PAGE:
Waveform and RGB Parade

Waveform and RGB Parade are two closely related scopes. They do the same - Waveform for Luma, RGB Parade for the RGB components. Therefore, we will not always explicitly point out what properties hold for both scopes and speak of Waveform only.


Kdenlive Waveform widget

How the Waveform Works

The Waveform is kind of a 3D Histogram. That has nothing to do with the fact that the above image looks kind of 3D. So where are the three dimensions?

  1. The most obvious dimension is Luma: Dark pixels are at the bottom, bright ones are at the top. So if all pixels in the Waveform stick at the very top, your video is most likely white.

  2. The second dimension is the horizontal position of the pixel in the original image. That is one of the things that makes the Waveform cool. Pixels in the first column of your input video will also be painted in the first column of the Waveform. This goes on until the scope reaches the last column of the input video, which will be painted in the last column of the Waveform.

  3. The third dimension is the brightness of a pixel in the Waveform. The brighter a point there, the more pixels in this column share this specific brightness value.

Waveform Example 1: Sunset


Waveform example 1

The Waveform looks quite impressive here. But what can we learn about the image?

  • In the left third we have got some clipping. There are some bright spots which are the sun and the clouds.

  • The last third of the image is dark, but not black (no crushing). This means that there is still a chance for color information. The image confirms that: The tree does not look neutral but green with an orange touch. Or is it the other way round?

That is where the RGB Parade drops in now.


Kdenlive RGB Parade widget

What we see is very slight crushing for blue on the tree, and more or less equal parts of red and green as well. So if you thought the tree were green, your brain fooled you. It is not. (Actually there is no green at all in the image.) Also, blue nearly does not clip at all, even in the sun. So it is still a little bit orange, which is great.

Now, did the Histogram not show clipping and crushing as well? Yes, it did. But it did not show where. That is a big benefit. As in some cases, if you see that there is some clipping on a light bulb, you perhaps do not mind increasing the overall brightness of the image. It does increase clipping as seen on the Histogram, but the Waveform shows that only the light bulb is clipped a little more, which you can afford in our imaginary case.

RGB Parade Example: Light Bulb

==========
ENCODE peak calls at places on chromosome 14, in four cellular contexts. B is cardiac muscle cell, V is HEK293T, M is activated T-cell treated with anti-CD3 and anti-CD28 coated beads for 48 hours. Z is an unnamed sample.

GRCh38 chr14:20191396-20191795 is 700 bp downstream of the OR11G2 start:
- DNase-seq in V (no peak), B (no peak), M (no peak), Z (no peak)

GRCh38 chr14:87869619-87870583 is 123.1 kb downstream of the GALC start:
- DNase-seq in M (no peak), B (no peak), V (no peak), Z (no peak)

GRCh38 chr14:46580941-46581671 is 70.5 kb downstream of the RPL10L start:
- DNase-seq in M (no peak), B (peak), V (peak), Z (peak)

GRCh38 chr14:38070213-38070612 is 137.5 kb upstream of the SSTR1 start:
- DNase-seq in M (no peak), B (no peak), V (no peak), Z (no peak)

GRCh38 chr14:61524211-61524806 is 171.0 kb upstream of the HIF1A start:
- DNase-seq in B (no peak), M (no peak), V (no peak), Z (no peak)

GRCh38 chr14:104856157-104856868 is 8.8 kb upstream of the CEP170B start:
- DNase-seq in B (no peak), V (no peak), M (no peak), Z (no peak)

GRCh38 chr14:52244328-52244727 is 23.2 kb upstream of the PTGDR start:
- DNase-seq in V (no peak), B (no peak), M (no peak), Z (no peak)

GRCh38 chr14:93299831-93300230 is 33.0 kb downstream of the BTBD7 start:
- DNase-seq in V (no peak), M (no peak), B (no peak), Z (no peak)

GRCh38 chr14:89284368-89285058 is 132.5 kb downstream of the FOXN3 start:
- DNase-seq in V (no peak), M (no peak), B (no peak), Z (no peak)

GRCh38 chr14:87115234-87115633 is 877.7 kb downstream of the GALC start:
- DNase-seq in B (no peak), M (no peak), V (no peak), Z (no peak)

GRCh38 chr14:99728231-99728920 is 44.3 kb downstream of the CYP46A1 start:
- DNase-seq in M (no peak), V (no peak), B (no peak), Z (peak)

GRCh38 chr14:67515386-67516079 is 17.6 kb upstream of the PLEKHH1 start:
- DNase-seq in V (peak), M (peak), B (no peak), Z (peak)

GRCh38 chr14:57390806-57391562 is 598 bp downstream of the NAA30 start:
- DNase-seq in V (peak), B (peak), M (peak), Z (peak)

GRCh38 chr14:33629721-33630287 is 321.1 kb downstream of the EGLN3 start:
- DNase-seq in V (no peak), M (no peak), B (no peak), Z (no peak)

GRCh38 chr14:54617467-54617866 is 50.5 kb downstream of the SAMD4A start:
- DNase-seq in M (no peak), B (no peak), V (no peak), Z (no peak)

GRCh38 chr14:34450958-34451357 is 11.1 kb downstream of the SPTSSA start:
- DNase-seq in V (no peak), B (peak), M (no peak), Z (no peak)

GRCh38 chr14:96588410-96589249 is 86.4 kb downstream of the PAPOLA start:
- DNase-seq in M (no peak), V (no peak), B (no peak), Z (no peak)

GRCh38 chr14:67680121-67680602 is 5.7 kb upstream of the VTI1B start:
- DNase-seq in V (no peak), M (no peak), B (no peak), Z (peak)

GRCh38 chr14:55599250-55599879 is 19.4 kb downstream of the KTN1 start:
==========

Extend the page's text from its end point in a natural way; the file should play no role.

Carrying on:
Wait … imaginary? Actually there is a short clip with light bulbs. Which is quite interesting, not only due to the wrong white balance. See the how-to guide White Balance - An Important Tool for more details about white balance and how to use it in Kdenlive.


RGB Parade example 1

The RGB Parade reveals two things at first glance. You will at least recognize the first one as well.

  • The fluorescent lamps are clipped. All channels are at 255 there, so they are totally white.

  • The white balance is wrong. This can be told for sure. The ceiling is white in reality. And the left-most quarter of the image consists exclusively of the ceiling. This part should look equal in the RGB Parade, but when e.g. comparing Red to Blue, you see that Red starts at 19 whereas Blue starts at 0. Furthermore, the Blue channel is much more compressed. Its height in this area is 25, whereas the height of the Red channel is about 50.

To achieve proper white balance here we make use of a new effect called SOP/Sat. Curves would work as well (actually curves could do everything), but let’s use a new effect here.

The first thing to decide is how bright the darkest spot should be. This can be controlled with the Offset parameter. Reference is again the left part of the Parades, the soon-to-be white ceiling. You can use your mouse to make the Waveform or RGB Parade draw a horizontal line and display the value there. All channels were lifted to around 50 in this example:


The SOP/Sat uses a different scale than the RGP Parade widget. The lifting of the channels refers to the RGB Parade scale (0…255) as one can see in the Min in the RGB Parade display. The idea is to lift the channels so that their bottoms are aligned.


Using the SOP/Sat to change the color tone

Second step is stretching the channels. This is done with the Slope sliders. The goal is again to find a neutral spot in the RGB Parade and use it as reference. We could again use the ceiling on the left, but after some testing it turned out that the little wave in the middle of the scope works as well. Its advantage is that it is slightly brighter than the ceiling allowing to correct the color cast more precisely.